Q: What should customers who prefer using a specific data reporting or Business Intelligence tool know about the Cloud?
Michael: Cloud vendors tend to build ‘ecosystems’ that, for right or wrong, feature specific products that are frequently requested by business. However, the products on offer may not be the ones you like to use. You may need to investigate how an Application Programming Interface (API) can be used to exchange data from the Cloud to your preferred data analysis software. It’s an important consideration because your decision making processes are vital to your business success.
Q: Talk about IT staffing. What does it look like for the typical small to medium sized business (SMB), and how might the Cloud provide a benefit?
Michael: Many small manufacturers and distributors have small or fractional IT staffs. In fact, the IT management role may be a shared responsibility where that person might also be the company’s Controller or Operations Manager. In some of these cases, Cloud computing is positively perceived as a way to drive an unwanted IT role out of the company.
Q: You said that Cloud requires the customer to have a reliable Internet connection. Can you talk more about this?
Michael: One of our customers in Pennsylvania was interested in implementing a Cloud-based solution for the service department. The problem is that in this customer’s rural location, connectivity to the Internet is lost about once a month. The disconnect might last 15 minutes or perhaps the better part of a day.
We advised the customer to think about how they might fulfill their customer’s service requests. If the Internet goes down, what is the customer’s plan to work through the outage? It’s a matter of being realistic and planning accordingly.
Q: Do some applications lend themselves better than others when the Internet connection is known to be spotty?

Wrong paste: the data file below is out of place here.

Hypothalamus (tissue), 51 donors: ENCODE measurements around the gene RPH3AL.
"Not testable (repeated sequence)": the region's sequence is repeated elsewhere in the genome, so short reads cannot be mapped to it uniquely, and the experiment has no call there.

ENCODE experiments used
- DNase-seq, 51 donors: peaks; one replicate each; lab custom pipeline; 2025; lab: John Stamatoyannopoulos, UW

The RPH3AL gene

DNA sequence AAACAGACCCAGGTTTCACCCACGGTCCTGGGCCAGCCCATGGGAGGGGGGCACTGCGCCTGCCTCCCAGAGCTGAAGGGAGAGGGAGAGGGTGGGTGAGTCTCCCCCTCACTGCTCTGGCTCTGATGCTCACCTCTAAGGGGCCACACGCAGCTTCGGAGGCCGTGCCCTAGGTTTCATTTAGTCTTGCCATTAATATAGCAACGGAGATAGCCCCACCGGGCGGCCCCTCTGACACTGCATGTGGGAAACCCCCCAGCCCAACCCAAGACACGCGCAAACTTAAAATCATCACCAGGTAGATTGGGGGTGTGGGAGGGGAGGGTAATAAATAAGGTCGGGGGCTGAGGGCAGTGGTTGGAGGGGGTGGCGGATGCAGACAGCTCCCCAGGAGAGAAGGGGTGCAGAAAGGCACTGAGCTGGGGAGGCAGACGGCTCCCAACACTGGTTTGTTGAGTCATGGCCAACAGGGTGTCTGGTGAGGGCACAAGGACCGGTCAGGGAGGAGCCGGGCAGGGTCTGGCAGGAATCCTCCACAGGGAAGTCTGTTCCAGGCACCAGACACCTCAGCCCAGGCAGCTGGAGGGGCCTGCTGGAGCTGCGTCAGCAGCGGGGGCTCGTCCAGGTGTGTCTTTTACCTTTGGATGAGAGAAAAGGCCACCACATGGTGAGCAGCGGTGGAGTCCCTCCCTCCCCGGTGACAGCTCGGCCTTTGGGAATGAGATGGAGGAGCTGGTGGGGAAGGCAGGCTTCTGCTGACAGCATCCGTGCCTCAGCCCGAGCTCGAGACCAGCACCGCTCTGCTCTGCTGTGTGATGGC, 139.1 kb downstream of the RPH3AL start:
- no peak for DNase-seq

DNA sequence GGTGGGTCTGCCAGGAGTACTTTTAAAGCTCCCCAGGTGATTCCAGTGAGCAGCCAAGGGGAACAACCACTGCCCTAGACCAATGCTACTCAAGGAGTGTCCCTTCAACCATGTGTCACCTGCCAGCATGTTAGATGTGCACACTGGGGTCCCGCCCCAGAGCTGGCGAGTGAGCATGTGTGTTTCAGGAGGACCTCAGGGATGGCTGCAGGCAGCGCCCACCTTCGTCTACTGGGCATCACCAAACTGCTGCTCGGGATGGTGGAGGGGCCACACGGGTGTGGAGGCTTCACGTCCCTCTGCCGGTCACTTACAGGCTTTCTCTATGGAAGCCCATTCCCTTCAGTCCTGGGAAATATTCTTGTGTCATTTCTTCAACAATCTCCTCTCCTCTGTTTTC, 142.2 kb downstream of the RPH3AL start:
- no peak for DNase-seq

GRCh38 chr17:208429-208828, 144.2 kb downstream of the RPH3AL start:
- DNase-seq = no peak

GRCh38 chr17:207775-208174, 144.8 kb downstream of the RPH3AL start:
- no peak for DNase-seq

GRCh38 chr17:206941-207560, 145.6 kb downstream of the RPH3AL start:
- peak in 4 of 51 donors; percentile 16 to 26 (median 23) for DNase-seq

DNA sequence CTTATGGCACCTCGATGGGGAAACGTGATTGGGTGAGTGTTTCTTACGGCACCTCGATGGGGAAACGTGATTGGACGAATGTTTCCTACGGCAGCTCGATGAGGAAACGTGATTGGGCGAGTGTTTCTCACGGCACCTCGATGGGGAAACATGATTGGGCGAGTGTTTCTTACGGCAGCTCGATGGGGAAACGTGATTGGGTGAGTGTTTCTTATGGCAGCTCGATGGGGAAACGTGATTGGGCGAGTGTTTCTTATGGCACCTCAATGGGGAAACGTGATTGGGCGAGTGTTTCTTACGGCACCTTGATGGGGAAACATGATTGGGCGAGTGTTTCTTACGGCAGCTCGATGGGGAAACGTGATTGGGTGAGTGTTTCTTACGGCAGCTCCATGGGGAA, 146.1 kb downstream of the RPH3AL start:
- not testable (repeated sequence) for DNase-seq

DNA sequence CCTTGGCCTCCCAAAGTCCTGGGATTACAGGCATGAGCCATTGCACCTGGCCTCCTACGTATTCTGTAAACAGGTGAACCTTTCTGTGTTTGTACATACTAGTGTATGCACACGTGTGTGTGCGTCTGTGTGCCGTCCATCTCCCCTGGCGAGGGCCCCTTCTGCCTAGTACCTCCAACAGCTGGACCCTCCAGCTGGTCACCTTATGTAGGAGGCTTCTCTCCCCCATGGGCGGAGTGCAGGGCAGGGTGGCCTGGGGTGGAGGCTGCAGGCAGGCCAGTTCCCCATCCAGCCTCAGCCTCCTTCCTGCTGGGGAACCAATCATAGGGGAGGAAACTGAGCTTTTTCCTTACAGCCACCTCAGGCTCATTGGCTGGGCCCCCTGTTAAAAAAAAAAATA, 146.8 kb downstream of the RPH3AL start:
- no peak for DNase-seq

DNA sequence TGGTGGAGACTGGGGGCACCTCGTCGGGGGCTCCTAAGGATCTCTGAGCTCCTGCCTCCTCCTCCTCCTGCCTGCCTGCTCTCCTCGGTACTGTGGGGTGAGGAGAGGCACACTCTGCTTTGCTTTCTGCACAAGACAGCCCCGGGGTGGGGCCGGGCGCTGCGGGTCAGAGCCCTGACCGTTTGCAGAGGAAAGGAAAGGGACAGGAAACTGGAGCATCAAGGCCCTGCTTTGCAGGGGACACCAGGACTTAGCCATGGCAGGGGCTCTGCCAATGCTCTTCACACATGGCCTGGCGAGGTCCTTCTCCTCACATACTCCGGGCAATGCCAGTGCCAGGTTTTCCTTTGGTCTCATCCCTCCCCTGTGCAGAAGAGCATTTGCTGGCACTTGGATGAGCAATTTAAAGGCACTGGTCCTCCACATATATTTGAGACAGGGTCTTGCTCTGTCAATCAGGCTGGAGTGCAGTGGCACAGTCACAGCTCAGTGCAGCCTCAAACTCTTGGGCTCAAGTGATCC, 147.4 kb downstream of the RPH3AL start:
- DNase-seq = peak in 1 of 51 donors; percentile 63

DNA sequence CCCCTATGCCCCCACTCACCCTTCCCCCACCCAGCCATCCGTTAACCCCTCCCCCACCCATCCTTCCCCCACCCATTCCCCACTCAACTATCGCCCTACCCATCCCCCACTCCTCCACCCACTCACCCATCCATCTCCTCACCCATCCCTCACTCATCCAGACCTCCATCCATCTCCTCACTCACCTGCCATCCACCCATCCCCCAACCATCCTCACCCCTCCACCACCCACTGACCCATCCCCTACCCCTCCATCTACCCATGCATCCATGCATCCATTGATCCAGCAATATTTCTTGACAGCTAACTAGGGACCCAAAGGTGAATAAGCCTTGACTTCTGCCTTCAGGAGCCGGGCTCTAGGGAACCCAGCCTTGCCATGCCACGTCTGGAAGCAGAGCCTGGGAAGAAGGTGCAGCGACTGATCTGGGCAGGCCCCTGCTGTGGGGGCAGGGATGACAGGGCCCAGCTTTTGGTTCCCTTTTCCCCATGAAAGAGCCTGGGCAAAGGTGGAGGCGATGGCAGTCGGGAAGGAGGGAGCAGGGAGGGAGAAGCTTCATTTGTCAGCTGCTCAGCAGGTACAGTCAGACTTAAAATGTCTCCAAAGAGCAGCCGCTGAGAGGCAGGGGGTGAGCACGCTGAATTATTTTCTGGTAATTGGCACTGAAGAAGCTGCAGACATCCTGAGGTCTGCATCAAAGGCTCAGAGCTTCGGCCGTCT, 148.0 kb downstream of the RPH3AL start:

Michael: You can have Customer Relationship Management (CRM), financials or other specialty applications hosted in the Cloud. You can probably get by if the Internet connection is lost. You can write down information or wait until you get reconnected. However, a mission-critical application such as Enterprise Resource Planning (ERP) requires an always-on connection. It won’t do to write Work Orders on paper, for example, because you need to have the system online to get the information you need.
We ask our customers if the application they plan to run in the Cloud is critical to keeping their businesses up-and-running. If the answer is yes, then we need to be sure that the Internet connection support their business needs, too.
Q: Are there financial considerations?
Michael: The individual business’ strategy can often guide this decision. On-Prem requires a greater upfront investment but the long-term payoff can be significant when the resources are managed for longevity. Cloud, on the other hand, has a lower upfront investment but can scale rapidly. So, if the business anticipates rapid growth, it may be financially advantageous to pay for incremental Cloud computing resources only at the time when they become necessary.
Thomas M. Birdwell, III